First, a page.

I think this article does a great job in emphasizing the importance of mental health status. It is very encouraging that the state of Minnesota recognizes their inadequate mental health screening, and work on a solution to fix this problem. Depression is a major mental health issue in the United States, and many patients often go untreated or undiagnosed. Accurately diagnosing someone with depression can cause a lot of relief for the patient, and as we discussed in class, can help with de-stigmatization. Diagnosing someone with depression, or any other mental illness, can help decrease the blame that person gets for being the way they are. Having a medical label justifies that they cannot perform in the level that they are expected too, so the blame is no longer on them, but on their condition. The article is definitely encouraging, and I truly hope they find the solution they need in order to fix this problem, as it could help a lot of teenagers overcome the obstacles that come with mental diseases.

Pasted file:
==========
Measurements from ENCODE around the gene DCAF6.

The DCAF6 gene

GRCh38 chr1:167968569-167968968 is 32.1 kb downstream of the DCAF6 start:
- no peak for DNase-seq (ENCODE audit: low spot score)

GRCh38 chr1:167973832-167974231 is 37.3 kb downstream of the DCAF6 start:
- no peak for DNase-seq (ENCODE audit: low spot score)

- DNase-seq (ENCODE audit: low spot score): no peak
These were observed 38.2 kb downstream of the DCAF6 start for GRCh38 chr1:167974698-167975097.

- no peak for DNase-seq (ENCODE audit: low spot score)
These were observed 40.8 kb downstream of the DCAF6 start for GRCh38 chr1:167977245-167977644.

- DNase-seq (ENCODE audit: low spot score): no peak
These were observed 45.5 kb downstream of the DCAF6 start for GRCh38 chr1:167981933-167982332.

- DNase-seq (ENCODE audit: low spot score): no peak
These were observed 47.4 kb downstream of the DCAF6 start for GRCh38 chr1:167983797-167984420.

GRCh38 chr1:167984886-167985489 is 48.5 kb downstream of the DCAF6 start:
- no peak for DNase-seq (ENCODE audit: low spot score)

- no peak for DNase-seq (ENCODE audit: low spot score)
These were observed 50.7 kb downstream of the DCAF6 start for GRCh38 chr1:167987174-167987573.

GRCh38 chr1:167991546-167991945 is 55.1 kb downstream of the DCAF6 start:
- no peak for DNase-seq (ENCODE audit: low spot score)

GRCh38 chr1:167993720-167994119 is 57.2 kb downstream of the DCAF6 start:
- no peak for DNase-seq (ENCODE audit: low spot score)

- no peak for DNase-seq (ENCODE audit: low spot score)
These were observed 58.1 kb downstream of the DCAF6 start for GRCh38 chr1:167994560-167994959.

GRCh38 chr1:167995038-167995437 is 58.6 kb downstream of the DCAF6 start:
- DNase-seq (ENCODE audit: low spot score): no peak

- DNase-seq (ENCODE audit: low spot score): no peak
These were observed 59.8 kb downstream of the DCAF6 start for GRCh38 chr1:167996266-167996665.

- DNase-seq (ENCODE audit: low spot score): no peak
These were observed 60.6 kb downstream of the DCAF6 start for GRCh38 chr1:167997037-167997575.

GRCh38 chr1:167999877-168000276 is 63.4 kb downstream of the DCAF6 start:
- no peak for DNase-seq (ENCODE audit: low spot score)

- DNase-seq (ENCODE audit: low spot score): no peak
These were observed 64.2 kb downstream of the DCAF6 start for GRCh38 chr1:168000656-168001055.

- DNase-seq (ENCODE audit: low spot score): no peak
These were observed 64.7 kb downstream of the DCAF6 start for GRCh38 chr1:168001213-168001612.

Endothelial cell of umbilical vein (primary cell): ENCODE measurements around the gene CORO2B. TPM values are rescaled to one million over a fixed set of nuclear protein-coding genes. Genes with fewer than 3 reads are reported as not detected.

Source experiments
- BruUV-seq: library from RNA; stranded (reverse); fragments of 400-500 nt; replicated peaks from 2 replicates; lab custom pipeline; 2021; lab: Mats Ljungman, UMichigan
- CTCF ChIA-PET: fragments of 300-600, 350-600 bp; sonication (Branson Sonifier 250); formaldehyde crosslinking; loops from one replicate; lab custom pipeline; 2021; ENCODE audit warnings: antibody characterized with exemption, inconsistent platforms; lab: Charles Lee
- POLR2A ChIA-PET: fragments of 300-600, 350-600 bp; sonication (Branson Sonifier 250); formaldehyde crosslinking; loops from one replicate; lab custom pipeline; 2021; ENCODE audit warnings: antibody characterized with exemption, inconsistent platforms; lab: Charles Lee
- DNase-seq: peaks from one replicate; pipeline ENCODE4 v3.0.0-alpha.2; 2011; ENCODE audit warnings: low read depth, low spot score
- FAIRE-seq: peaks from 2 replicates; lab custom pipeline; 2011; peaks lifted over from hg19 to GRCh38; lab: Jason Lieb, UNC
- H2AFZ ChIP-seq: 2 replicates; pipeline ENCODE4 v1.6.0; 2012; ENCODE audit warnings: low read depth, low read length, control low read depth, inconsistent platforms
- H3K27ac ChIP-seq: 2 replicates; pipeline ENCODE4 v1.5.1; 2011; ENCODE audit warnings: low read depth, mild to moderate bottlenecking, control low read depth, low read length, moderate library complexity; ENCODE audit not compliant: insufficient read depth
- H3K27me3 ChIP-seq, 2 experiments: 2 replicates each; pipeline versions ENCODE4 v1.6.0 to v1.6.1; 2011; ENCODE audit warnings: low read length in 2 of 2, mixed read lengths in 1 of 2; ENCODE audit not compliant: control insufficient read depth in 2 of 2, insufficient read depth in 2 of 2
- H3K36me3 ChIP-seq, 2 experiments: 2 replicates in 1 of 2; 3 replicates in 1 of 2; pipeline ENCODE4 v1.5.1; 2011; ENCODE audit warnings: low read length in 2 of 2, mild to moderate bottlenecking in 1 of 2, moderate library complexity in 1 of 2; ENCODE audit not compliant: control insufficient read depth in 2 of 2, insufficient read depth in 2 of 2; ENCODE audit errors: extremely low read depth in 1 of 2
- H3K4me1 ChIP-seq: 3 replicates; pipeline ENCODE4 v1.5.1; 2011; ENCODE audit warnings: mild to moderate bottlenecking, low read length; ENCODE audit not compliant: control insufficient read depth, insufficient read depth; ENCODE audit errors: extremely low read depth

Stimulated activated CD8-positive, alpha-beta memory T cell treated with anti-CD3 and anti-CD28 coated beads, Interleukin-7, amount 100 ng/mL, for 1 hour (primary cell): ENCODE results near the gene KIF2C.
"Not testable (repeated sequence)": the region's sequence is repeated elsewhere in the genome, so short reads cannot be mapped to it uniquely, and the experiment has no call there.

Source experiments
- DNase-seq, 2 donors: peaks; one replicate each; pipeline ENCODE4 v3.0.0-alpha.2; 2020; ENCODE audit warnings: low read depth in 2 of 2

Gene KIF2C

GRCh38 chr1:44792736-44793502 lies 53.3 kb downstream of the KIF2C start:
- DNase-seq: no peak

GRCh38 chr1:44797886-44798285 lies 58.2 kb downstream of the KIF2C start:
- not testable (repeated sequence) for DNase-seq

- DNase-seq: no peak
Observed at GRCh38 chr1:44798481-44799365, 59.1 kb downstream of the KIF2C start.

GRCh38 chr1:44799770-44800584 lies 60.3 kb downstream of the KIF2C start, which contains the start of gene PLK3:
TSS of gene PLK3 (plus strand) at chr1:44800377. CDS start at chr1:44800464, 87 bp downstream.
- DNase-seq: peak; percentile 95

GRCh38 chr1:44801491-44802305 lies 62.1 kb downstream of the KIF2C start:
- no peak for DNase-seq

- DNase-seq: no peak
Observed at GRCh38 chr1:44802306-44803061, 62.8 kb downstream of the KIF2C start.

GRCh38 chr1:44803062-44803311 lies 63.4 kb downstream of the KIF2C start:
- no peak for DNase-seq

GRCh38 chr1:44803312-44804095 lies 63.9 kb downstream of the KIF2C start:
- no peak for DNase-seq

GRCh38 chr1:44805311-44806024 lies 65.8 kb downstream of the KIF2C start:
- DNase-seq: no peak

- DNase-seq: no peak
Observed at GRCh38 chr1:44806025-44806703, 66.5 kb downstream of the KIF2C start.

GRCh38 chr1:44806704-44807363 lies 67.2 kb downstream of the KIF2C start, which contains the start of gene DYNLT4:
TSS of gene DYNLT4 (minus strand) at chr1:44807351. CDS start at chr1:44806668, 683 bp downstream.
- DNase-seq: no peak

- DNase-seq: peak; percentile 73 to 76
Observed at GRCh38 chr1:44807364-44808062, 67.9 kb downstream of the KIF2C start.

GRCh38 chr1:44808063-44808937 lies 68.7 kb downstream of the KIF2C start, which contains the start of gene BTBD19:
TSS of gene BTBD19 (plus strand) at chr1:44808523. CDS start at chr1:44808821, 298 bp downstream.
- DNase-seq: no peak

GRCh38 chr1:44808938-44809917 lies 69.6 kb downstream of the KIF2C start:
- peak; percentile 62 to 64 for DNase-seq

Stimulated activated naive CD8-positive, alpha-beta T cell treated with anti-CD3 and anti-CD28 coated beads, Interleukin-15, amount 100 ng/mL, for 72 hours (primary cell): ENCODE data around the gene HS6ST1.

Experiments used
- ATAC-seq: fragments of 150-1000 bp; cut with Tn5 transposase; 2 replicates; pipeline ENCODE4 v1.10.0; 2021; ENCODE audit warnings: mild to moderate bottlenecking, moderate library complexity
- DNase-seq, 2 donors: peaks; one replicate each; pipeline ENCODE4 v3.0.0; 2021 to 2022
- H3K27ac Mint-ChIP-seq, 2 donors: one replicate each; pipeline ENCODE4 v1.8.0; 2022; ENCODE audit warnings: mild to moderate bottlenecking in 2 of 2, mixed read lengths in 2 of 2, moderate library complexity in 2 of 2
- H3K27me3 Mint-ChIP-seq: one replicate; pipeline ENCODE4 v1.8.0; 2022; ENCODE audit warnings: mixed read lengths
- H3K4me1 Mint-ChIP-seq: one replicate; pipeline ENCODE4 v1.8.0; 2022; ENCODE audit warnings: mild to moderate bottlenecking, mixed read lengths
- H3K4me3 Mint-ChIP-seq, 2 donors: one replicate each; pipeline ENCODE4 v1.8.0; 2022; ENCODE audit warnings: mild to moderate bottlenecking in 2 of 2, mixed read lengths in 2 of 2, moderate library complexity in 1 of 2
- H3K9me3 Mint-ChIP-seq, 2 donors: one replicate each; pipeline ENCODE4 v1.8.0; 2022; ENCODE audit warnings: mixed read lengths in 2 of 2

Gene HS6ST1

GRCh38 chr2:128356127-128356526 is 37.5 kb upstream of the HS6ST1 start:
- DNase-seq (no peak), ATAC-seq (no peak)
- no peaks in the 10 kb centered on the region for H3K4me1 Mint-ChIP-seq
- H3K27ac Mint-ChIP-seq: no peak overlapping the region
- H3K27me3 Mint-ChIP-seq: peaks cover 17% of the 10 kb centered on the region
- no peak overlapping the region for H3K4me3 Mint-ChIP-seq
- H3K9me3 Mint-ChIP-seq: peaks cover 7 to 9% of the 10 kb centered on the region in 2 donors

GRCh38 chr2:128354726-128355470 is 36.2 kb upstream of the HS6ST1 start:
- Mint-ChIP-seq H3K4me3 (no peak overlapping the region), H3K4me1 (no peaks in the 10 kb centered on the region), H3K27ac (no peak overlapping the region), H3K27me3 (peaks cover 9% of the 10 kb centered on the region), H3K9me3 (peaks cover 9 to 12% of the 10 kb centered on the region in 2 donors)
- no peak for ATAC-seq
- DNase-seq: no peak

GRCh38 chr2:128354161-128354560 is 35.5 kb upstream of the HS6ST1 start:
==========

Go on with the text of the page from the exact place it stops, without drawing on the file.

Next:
As we learned last week, the effects of both gender and socioeconomic status have an effect on the life expectancy and health of the individual in question. These both provide the person with opportunities they wouldn’t otherwise have if they were of a lower socioeconomic status or of an opposing genders. A recent study shows however that there might be this inequality in the hospitals themselves.